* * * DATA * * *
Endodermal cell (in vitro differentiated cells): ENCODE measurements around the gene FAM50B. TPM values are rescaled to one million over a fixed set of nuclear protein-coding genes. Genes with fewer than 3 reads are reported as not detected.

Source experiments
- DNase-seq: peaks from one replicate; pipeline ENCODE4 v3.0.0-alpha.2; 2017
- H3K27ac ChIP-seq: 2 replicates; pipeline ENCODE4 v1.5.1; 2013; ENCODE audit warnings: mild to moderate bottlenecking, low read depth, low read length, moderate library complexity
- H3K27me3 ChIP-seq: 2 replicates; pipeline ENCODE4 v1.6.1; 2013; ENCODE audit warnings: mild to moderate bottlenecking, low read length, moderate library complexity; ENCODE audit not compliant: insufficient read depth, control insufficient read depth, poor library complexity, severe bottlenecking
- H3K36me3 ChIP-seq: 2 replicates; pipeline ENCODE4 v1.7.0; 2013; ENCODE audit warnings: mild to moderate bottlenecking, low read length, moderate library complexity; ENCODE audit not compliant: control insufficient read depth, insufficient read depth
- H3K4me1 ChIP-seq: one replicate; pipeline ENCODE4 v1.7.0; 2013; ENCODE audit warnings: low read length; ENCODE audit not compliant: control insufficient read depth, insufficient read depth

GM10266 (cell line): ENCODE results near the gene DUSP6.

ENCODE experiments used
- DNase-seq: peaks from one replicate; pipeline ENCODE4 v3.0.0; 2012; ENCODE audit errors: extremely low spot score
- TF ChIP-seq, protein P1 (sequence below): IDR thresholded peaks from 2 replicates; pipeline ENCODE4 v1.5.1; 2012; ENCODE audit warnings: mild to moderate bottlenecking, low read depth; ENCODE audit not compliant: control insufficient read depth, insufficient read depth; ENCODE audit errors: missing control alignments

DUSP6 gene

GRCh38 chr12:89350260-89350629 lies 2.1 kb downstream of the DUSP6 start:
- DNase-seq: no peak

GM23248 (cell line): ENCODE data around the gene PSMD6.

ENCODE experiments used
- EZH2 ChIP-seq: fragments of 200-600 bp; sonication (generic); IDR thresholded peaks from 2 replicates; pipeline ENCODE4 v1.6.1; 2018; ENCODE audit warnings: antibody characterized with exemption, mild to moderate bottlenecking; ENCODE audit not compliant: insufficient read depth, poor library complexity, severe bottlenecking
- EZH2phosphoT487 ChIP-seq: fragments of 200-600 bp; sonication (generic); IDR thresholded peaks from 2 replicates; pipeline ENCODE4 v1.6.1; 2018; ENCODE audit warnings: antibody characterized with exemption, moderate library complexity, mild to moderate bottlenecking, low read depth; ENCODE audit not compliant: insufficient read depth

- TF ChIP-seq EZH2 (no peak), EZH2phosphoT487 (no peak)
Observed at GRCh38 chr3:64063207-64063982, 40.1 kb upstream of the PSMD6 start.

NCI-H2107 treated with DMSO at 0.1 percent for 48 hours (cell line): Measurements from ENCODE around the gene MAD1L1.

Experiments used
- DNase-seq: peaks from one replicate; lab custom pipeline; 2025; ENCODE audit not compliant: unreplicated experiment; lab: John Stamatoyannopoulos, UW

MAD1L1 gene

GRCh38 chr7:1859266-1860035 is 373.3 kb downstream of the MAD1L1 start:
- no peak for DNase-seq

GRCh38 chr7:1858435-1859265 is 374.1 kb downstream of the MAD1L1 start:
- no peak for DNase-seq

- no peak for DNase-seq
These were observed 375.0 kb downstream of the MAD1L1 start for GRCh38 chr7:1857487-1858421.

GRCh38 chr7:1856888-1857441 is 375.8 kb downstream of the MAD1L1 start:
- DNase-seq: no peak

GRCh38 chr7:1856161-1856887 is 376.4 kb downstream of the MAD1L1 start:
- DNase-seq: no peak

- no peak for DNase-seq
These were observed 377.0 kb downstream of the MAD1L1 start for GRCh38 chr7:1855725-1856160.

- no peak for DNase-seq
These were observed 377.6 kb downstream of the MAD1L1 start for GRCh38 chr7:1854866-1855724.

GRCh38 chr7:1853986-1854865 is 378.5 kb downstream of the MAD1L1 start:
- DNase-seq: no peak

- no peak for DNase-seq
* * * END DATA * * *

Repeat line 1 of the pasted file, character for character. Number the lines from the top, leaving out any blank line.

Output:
Endodermal cell (in vitro differentiated cells): ENCODE measurements around the gene FAM50B. TPM values are rescaled to one million over a fixed set of nuclear protein-coding genes. Genes with fewer than 3 reads are reported as not detected.